Scanner: ACPD responding to Preston’s Pharmacy at 5101 Langston Blvd for reports of traffic issued caused by Covid testing
— Arlington Now (@ARLnowDOTcom) December 27, 2021
For those who can’t get an at-home test kit from the library, Arlington County has three testing kiosks open from 9 a.m. to 7 p.m. daily.
They’re found in the Arlington Mill Community Center parking lot (909 S. Dinwiddie Street), the Courthouse Plaza parking lot (2088 15th Street N.) and the Virginia Highlands Park parking lot (1600 S. Hayes Street).
The kiosks will close at 2 p.m. on Friday and will be closed Saturday, New Year’s Day.
VDH also has a list of testing locations.
Within hours of offering free at-home COVID-19 rapid test kits on Friday, Arlington County libraries ran out.
All seven open library locations were offering tests — 360 tests in total, across all branches — but all were claimed by 12:10 p.m.
As of 12:10 on Friday all Library locations are out of stock of COVID-19 test kits.
Please check back next week for updates on availability. https://t.co/rncyK7mFmg
— Arlington VA Pub Lib (@ArlingtonVALib) December 10, 2021
Demand was higher than expected, Arlington Public Library Deputy Director Anne Gable tells ARLnow, and people lined up at library doors to get the tests. The number of tests sent by the Virginia Department of Health was based on previous responses at other libraries in the Commonwealth, she notes.
Each branch received a different number of tests.
“It was proportional to the user base of the locations,” writes Gable. “Meaning, the more heavily used locations got more tests and the less used locations got fewer tests.”
More test kits are expected to be available sometime this week and staff will make sure more will be offered this time around.
Some residents were upset with the lack of tests.
@ARLnowDOTcom a pretty disappointed family of five came in after me. It'd probably not on the libraries, but it'd be good to know how we got here.
— Ben D'Avanzo (@BenDAvanzo) December 10, 2021
Meanwhile, Fairfax County Libraries received 20,000 COVID-19 rapid tests and all branches were still stocked as of Friday afternoon.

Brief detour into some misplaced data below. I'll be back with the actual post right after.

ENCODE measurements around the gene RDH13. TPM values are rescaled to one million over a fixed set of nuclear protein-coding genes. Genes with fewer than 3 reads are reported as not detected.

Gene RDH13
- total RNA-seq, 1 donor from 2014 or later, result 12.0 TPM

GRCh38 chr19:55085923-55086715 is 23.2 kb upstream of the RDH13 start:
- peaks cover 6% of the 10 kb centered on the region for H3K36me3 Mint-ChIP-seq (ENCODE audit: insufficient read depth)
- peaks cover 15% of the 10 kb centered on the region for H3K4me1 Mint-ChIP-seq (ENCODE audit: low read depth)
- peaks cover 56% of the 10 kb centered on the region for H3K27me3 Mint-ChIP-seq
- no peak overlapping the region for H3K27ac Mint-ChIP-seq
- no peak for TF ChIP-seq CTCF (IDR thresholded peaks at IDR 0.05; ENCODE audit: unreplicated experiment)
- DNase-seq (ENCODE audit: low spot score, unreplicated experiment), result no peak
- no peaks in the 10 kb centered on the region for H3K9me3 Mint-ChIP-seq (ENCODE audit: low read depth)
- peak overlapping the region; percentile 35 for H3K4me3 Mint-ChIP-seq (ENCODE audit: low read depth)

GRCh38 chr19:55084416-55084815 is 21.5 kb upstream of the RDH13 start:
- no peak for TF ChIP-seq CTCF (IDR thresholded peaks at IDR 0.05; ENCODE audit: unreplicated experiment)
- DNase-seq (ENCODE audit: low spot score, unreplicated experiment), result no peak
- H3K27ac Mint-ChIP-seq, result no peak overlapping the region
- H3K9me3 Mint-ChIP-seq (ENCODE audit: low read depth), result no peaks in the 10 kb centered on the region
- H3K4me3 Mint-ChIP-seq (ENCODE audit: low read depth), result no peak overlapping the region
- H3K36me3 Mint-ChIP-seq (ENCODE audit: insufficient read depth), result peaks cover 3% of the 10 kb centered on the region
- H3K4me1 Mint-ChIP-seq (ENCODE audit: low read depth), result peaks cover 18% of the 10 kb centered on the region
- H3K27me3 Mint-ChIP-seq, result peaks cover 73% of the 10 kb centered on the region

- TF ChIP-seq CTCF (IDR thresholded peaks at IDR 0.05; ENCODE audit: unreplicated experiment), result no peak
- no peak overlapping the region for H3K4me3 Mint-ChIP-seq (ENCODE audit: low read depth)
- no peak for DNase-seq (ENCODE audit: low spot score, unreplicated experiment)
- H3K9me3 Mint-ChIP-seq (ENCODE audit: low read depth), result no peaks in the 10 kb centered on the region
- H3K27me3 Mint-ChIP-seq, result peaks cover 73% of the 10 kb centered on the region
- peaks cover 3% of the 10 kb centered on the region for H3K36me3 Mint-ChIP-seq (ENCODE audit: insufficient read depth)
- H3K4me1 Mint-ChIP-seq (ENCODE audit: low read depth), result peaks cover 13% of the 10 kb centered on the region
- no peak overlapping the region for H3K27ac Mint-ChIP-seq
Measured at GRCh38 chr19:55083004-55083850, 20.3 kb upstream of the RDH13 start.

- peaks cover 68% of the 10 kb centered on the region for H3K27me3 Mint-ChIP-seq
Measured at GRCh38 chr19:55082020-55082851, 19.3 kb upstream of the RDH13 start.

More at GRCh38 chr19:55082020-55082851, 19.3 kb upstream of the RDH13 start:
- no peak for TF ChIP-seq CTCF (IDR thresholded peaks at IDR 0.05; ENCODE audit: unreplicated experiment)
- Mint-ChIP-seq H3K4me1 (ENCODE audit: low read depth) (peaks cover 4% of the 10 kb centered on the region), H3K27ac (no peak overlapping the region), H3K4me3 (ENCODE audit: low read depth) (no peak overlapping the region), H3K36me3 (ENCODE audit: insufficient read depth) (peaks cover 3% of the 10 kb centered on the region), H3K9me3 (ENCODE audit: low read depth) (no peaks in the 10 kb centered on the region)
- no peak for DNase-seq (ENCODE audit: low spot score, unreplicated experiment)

We received 20,000 COVID-19 rapid antigen tests from @VDHgov yesterday. All branches are stocked as of Friday afternoon, but call to confirm availability before you arrive. Experiencing symptoms? use our contactless curbside pickup service. More info: https://t.co/SSzQ5J4kDJ pic.twitter.com/ISWddMwMqc
— Fairfax Library (@fairfaxlibrary) December 10, 2021
Arlington’s director of emergency management took to social media to remind residents that if they are in need of a COVID-19 test more immediately, there are three free county testing sites open daily.
Due to overwhelming demand, we have already run out of at home test kits offered at our library location. If you are in need of a COVID test, you can visit one of @ArlingtonVA's free testing sites, open daily 9a to 7p: https://t.co/pwfAM857St https://t.co/eJPX1bhHHv
— Aaron Miller (@AaronLMiller) December 10, 2021
Library hours remain limited until Jan. 3, when seven out of eight branches will fully reopen for the first time in nearly two years.
YHS Wins State Field Hockey Championship — “Yorktown field hockey sticks to its routine to accomplish something it never has before… Patriots beat Western Branch, 1-0, for their first state championship.” [Washington Post]
ACPD Ramping Up Seat Belt Enforcement — “The Arlington County Police Department is teaming up with the U.S. Department of Transportation’s National Highway Traffic Safety Administration on the national Click It or Ticket campaign. Law enforcement agencies across the country will increase enforcement efforts from November 16 – 28, 2021, to work towards reducing the number of fatalities that occur when motorists fail to buckle up.” [ACPD]
County Has Available Kid Vax Appointments — “Arlington County Public Health is continuing vaccinations for 5-11-year-olds this week, Monday-Friday from 2-7 p.m. Over 6,000 kids ages 5-11 have already received their first dose. Schedule your appointment today.” [Twitter]
Arlington Man Charged in Fatal Crash — “A tip led to the arrest Monday of a 54-year-old Arlington man wanted on charges of DUI-related involuntary manslaughter and operating without a driver’s license in connection with a Nov. 6 crash in Montclair that killed a Dumfries man. Investigators obtained warrants Thursday for John William Harris… but attempts to locate him had been unsuccessful, police said.” [InsideNova]